Speakers at the session on “Beyond Burning, Beyond Biomass” directed criticism at the 4,000-MW Drax power station in England, which uses biomass to reduce its carbon footprint by 80% compared to coal, with the company claiming to be the largest source of renewable energy in that country. It shuttered its two coal units in March, 2021, and continues to insist that it will become carbon neutral, although it burns 25 million trees per year and receives an annual subsidy of £1 billion, according to statements during the session.

Investors have dropped the company from their clean energy listings, added Toby Aykroyd of Wild Europe, who noted the growing public awareness of the climate, biodiversity, and health impacts of burning biomass. Taxpayer groups are also concerned that government subsidies are “misspending scarce resources on high-carbon energy that actually worsens climate change.”

Sweeping government agreements to protect forests at COP 26 “ring hollow when, in reality, forests are more at risk than ever” from the expansion of forestry biomass, explained moderator Tegan Hansen of Stand.earth. Calling biomass a renewable energy represents an enormous threat, elevating a false climate solution that receives major subsidies from many countries, she said.

Forests in the European Union are in dire condition despite misleading land use statistics which show more tree coverage, said Zoltan Kun of Griffiths University. The data capture only the size of forest, not the quality of the trees. Scientific reports show that only 14% of EU forests are in favourable conservation status, with only 2% of boreal forests in good shape.

The session concluded with questions on how to reduce the import of biomass into the EU, reduce the level of corporate and government greenwashing over the impact of biomass energy, and plug loopholes in the definition of carbon neutrality.  “We are fighting an absolutely expert executive public relations campaign that has been funded by millions of taxpayer dollars,” Menezes said, adding that the biomass and fossil fuel industries are using the same approach to sway public opinion on their value.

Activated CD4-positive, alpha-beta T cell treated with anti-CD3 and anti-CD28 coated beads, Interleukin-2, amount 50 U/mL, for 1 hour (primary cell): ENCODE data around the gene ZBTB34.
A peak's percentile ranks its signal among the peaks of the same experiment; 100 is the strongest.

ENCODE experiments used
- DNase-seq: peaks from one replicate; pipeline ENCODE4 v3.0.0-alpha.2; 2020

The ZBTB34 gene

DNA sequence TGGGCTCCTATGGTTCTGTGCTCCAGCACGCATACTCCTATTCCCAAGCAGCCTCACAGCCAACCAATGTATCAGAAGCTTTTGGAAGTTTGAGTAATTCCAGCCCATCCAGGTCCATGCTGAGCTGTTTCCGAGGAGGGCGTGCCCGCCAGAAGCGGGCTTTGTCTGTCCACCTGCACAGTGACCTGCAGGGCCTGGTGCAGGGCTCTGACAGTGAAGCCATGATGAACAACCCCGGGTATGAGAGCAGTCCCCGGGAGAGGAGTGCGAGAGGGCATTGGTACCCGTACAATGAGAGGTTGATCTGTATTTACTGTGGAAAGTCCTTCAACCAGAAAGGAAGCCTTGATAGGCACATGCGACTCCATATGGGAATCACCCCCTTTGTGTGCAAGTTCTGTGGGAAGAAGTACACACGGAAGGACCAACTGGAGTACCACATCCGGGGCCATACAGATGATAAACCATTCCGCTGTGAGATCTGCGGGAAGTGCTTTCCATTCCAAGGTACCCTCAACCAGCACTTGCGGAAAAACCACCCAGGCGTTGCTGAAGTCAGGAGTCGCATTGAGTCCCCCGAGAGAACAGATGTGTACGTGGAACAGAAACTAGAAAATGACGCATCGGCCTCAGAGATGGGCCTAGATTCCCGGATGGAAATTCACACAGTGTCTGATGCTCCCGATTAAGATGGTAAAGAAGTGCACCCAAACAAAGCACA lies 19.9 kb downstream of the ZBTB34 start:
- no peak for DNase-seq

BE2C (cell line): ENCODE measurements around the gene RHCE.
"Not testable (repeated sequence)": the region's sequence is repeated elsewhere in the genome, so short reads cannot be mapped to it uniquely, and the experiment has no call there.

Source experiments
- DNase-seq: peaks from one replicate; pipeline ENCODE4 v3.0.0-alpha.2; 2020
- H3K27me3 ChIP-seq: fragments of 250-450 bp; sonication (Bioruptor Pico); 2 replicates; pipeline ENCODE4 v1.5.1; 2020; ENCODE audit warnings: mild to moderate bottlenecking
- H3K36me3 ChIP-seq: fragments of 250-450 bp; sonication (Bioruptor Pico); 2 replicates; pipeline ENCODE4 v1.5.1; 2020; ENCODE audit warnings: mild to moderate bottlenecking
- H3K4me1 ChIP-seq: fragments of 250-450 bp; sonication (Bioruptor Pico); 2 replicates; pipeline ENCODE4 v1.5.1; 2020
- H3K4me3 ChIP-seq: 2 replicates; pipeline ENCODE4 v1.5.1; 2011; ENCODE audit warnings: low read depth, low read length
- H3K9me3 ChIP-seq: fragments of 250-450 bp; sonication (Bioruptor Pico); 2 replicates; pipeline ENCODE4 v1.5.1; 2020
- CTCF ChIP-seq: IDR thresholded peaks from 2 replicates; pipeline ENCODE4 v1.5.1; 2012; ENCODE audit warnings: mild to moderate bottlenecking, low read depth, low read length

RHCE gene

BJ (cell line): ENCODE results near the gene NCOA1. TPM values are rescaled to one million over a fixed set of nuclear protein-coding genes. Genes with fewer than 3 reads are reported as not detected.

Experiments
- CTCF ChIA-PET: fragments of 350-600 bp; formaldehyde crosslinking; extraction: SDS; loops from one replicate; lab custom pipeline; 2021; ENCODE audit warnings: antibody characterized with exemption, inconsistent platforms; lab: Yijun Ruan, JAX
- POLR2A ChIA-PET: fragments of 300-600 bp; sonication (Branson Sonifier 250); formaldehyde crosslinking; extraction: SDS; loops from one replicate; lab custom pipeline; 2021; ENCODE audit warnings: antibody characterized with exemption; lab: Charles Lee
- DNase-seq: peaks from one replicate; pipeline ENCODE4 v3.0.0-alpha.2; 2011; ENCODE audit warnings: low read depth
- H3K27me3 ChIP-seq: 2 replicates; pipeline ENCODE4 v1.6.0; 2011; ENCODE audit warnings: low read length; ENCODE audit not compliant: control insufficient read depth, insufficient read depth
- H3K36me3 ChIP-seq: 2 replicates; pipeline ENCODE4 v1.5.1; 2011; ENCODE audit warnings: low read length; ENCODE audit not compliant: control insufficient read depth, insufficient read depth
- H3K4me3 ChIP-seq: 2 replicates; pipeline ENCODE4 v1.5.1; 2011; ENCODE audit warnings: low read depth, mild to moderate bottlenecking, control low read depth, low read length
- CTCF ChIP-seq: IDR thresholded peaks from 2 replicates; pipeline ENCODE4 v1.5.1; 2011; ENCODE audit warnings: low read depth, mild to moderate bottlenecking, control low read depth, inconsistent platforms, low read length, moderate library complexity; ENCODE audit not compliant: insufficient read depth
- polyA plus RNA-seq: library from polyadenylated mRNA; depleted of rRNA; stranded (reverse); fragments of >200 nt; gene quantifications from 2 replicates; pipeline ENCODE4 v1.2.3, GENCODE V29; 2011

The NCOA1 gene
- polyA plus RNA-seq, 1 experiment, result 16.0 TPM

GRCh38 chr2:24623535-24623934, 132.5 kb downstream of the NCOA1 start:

“It may take years to convince governments to remove their funding from this industry, which will take us well past 1.5°, and we do not have that time,” she stressed.

Deforested Tropical Soils Can Recover Quickly, But Old Growth Still Needs Protection

Soils on deforested tropical lands can recover their fertility in less than a decade, but it will still take a century for the newly-regrown trees to fully recover their carbon storage capacity and species diversity, according to a new study in the journal Science.

The research “shows that tropical forests can recover naturally and remarkably quickly on abandoned lands,” the Washington Post reports, adding that the new forest growth can have an important impact on atmospheric carbon levels. The secondary forests “are able to sequester more carbon dioxide from the atmosphere than established forests, like the voracious food intake of a sprouting teen compared to that of an older adult.”

“I was totally surprised how quickly it went,” said lead author Lourens Poorter, an ecologist at Wageningen University in the Netherlands. “These forests can recover very fast and they can do it by themselves.”

“It does provide a glimmer of hope for this process of tropical reforestation,” said conservation biologist Meg Lowman. “My only caution is that I don’t think it’s ever a substitute for the importance of saving big trees and old growth forests.”

Poorter agreed that it’s crucial to maintain current forest cover. “First, stop deforestation and conserve old growth forests,” he told the Post, adding that deforested lands’ ability to recover “is not a licence to kill.”